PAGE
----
10 July 2020

Evidence submitted by ORG to the House of Lord's Select Committee on International Relations and Defence's inquiry on UK engagement in Sub-Saharan Africa has been included in their final report, entitled 'UK and Sub-Saharan Africa: prosperity, peace and development co-operation'. 

The written evidence was authored by Megan Karlshoej-Pedersen and co-authored by Liam Walpole. It was taken from ORG's November 2019 report, 'Fusion Doctrine in Five Steps: Lessons Learned from Remote Warfare in Africa' which had been jointly authored by Megan and ORG's Research Manager, Abigail Watson. It also serves as a precursor to a separate piece of work being undertaken by ORG regarding the UK's policy on the protection of civilians in conflict, which is due to be published at the end of July 2020.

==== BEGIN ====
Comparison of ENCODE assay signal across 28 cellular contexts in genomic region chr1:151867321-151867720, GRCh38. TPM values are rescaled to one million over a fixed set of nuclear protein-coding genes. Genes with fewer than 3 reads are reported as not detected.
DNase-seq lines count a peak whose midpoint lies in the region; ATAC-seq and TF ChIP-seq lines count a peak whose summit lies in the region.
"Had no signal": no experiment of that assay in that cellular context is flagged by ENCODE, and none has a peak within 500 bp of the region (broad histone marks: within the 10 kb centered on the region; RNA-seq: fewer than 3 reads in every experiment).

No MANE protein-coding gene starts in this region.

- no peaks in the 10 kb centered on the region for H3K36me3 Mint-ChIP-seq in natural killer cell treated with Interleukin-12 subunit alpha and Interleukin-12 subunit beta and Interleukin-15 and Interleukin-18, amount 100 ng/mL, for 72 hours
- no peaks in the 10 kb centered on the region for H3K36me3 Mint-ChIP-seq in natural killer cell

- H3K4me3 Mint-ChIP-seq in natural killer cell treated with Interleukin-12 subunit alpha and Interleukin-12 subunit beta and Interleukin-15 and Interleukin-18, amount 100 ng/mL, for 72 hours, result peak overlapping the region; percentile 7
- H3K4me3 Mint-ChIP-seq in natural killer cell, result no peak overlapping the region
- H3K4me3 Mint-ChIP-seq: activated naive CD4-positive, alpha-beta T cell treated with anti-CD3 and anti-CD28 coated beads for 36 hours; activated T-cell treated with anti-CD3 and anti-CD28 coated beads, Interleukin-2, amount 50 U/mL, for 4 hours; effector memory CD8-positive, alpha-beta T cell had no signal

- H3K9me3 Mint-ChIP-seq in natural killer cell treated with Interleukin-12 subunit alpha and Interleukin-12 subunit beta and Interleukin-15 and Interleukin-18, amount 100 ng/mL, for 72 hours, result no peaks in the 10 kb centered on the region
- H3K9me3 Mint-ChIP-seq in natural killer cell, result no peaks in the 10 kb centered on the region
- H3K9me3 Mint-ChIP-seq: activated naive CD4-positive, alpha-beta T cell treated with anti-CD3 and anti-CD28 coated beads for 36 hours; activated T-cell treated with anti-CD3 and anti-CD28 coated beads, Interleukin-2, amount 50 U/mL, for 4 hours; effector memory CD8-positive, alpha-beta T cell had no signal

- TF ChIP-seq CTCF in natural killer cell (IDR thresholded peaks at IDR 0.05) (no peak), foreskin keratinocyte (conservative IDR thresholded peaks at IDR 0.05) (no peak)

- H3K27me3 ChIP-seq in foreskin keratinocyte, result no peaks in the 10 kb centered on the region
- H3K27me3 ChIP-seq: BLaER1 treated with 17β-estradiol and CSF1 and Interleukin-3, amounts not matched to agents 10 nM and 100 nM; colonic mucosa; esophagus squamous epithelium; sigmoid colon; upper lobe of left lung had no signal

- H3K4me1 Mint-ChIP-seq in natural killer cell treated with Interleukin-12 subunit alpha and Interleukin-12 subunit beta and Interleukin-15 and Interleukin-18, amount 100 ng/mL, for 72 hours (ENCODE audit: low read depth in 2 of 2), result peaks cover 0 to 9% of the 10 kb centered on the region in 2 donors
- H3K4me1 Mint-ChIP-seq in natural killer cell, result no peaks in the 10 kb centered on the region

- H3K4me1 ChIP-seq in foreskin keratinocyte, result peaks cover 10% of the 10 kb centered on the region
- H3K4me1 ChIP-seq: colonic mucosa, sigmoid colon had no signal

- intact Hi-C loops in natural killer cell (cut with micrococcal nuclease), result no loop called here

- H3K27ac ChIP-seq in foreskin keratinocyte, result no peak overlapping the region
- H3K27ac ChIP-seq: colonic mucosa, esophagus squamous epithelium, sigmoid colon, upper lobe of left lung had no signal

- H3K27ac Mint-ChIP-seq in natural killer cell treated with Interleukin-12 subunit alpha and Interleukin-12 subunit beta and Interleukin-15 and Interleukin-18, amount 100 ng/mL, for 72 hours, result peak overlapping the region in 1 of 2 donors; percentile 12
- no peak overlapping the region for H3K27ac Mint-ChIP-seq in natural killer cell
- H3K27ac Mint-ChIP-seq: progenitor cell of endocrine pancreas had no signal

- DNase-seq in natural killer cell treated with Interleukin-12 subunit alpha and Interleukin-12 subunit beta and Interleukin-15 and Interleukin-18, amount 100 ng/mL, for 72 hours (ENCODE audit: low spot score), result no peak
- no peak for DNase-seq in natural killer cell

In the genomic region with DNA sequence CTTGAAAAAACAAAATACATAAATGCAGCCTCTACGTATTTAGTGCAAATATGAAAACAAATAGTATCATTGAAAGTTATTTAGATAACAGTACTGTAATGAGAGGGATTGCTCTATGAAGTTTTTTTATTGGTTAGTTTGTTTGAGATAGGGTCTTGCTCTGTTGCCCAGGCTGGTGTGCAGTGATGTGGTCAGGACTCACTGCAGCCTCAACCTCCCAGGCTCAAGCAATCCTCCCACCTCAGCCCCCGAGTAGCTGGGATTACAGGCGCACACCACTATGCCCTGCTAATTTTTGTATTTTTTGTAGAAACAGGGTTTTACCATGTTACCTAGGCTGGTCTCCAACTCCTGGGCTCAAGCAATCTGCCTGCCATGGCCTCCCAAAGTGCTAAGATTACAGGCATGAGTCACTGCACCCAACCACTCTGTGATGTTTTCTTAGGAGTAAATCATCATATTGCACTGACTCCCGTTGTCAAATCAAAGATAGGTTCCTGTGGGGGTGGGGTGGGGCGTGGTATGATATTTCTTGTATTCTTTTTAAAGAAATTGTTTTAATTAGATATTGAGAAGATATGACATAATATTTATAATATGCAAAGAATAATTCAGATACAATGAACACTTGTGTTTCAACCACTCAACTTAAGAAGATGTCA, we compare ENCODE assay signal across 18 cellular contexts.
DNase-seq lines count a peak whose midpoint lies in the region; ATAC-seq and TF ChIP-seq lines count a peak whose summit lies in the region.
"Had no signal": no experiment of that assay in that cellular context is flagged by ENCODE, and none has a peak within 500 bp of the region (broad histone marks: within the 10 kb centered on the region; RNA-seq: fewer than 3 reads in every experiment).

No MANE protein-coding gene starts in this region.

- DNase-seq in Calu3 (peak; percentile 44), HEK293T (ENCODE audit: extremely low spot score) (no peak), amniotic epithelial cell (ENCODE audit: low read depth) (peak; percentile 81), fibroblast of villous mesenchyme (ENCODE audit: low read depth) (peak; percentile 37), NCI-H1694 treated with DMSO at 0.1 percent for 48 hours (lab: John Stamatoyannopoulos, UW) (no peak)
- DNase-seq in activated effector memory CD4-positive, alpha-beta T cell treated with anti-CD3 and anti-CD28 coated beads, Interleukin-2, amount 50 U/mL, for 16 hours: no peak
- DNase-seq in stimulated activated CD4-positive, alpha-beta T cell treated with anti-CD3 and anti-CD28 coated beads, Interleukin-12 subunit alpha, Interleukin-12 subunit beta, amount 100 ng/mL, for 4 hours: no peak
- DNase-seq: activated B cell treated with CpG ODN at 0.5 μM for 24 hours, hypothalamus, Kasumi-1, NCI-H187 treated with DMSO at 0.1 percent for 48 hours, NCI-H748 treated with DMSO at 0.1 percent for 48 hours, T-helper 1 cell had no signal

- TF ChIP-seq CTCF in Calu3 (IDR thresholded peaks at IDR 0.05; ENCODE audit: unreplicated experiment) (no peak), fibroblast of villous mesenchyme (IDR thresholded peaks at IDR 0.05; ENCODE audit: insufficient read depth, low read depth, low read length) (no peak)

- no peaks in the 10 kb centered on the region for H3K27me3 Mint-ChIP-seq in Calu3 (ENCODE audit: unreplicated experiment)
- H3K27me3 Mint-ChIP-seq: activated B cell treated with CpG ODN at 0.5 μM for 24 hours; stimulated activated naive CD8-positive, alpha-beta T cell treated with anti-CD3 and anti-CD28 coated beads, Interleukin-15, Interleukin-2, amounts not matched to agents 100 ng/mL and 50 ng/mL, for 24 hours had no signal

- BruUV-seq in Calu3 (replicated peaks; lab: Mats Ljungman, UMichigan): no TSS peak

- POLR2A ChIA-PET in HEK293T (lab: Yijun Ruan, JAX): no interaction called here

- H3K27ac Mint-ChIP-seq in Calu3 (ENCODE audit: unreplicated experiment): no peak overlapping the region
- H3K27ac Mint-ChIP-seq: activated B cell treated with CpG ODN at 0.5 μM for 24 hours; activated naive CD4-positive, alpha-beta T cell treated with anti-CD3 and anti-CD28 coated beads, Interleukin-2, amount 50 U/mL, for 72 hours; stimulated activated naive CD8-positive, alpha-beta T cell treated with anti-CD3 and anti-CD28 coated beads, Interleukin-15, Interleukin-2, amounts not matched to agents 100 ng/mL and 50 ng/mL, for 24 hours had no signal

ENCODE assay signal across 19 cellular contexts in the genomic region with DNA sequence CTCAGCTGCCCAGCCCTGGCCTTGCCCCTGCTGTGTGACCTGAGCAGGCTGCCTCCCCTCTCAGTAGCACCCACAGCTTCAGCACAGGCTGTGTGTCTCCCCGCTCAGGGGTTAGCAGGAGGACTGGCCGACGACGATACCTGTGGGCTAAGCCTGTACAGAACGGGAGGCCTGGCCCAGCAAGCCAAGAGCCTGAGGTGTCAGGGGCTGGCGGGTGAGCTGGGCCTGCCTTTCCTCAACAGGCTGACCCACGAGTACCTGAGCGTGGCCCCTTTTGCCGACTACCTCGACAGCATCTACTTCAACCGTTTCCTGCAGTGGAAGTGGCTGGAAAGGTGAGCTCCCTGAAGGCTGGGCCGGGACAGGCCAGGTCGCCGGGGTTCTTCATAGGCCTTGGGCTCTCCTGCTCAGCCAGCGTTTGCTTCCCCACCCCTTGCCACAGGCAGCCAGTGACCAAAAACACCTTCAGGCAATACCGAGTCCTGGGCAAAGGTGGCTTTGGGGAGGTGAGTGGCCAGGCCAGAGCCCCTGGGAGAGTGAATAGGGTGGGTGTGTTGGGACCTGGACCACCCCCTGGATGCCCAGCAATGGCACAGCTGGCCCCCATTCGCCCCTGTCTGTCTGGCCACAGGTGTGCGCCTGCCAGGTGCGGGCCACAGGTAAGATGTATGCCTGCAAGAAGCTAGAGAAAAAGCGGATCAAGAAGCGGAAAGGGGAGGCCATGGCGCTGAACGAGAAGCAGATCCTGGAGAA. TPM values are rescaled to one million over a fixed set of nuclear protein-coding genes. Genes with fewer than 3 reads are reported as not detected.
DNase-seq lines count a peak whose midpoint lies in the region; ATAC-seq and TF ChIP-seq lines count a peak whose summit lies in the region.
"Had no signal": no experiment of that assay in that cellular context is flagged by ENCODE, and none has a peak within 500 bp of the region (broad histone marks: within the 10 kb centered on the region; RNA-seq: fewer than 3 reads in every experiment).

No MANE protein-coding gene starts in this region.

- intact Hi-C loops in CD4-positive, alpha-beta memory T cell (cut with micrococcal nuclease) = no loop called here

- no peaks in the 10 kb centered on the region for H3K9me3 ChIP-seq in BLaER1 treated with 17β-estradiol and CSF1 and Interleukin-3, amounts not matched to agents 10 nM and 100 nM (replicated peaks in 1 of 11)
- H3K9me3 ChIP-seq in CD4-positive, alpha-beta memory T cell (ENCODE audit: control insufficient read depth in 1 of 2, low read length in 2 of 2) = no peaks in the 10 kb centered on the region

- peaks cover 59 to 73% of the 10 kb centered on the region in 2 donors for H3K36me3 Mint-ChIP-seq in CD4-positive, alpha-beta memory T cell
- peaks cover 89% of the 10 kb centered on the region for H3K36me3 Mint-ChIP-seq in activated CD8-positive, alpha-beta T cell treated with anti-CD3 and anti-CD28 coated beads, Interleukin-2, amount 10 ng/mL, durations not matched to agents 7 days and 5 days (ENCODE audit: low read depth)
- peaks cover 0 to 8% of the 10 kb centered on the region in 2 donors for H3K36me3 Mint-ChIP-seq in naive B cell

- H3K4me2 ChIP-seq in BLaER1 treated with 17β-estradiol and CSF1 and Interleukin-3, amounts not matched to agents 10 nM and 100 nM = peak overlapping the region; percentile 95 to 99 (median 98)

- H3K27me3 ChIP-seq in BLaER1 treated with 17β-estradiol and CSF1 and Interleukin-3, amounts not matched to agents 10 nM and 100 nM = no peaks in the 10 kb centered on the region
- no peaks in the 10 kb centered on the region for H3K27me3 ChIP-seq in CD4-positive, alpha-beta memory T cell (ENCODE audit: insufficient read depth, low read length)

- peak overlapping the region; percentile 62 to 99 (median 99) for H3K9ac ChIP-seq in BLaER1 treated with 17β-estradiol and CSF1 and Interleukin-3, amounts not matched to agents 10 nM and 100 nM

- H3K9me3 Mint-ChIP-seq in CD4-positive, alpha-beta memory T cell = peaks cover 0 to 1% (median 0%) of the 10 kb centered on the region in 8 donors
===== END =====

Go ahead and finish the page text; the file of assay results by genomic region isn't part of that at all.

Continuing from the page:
The final report by the Lords Select Committee draws on our research on the risks of weak safeguarding mechanisms and the adverse consequences for civilian populations - and the prospects for peace in the long term - in the following quotes:

The Remote Warfare Programme, Oxford Research Group, said that since 2007 “23% of violent incidents against civilians recorded were perpetrated by state forces”. The appropriate response was not always to train national security forces, as this could serve to build “the capacity of predatory armed forces”.
The Remote Warfare Programme, Oxford Research Group, said it was vital that the UK built on “its ability to recognise when local governments and state forces” were the “drivers of instability and violence”.
The Remote Warfare Programme, Oxford Research Group said that “abuses” by the Somali National Army had been “a big recruitment tool” for al-Shabab. Civilian deaths caused by AU peacekeepers in AMISOM had turned “many Somalis against” the AU mission.

You can read ORG's original submission of evidence here.

Image credit: DFID/Flickr.